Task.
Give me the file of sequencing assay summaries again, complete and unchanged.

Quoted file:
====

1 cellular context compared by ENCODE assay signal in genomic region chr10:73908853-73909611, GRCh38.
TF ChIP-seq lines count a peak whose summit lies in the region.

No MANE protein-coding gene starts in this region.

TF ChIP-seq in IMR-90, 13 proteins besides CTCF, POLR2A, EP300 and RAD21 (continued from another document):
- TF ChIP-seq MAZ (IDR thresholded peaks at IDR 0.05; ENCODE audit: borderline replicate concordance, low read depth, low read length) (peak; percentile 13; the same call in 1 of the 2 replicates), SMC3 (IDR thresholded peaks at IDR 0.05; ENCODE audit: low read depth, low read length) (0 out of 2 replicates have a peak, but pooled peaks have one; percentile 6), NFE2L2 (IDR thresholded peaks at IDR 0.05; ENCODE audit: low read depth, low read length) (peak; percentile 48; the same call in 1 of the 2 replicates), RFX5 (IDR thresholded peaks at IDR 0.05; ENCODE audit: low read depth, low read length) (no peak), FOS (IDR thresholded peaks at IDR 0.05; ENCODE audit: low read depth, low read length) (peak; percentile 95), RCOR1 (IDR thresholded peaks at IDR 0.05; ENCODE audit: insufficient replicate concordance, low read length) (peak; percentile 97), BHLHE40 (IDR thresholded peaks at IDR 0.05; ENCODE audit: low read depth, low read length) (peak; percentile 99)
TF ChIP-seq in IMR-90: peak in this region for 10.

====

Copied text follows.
1 cellular context compared by ENCODE assay signal in genomic region chr10:73908853-73909611, GRCh38.
TF ChIP-seq lines count a peak whose summit lies in the region.

No MANE protein-coding gene starts in this region.

TF ChIP-seq in IMR-90, 13 proteins besides CTCF, POLR2A, EP300 and RAD21 (continued from another document):
- TF ChIP-seq MAZ (IDR thresholded peaks at IDR 0.05; ENCODE audit: borderline replicate concordance, low read depth, low read length) (peak; percentile 13; the same call in 1 of the 2 replicates), SMC3 (IDR thresholded peaks at IDR 0.05; ENCODE audit: low read depth, low read length) (0 out of 2 replicates have a peak, but pooled peaks have one; percentile 6), NFE2L2 (IDR thresholded peaks at IDR 0.05; ENCODE audit: low read depth, low read length) (peak; percentile 48; the same call in 1 of the 2 replicates), RFX5 (IDR thresholded peaks at IDR 0.05; ENCODE audit: low read depth, low read length) (no peak), FOS (IDR thresholded peaks at IDR 0.05; ENCODE audit: low read depth, low read length) (peak; percentile 95), RCOR1 (IDR thresholded peaks at IDR 0.05; ENCODE audit: insufficient replicate concordance, low read length) (peak; percentile 97), BHLHE40 (IDR thresholded peaks at IDR 0.05; ENCODE audit: low read depth, low read length) (peak; percentile 99)
TF ChIP-seq in IMR-90: peak in this region for 10.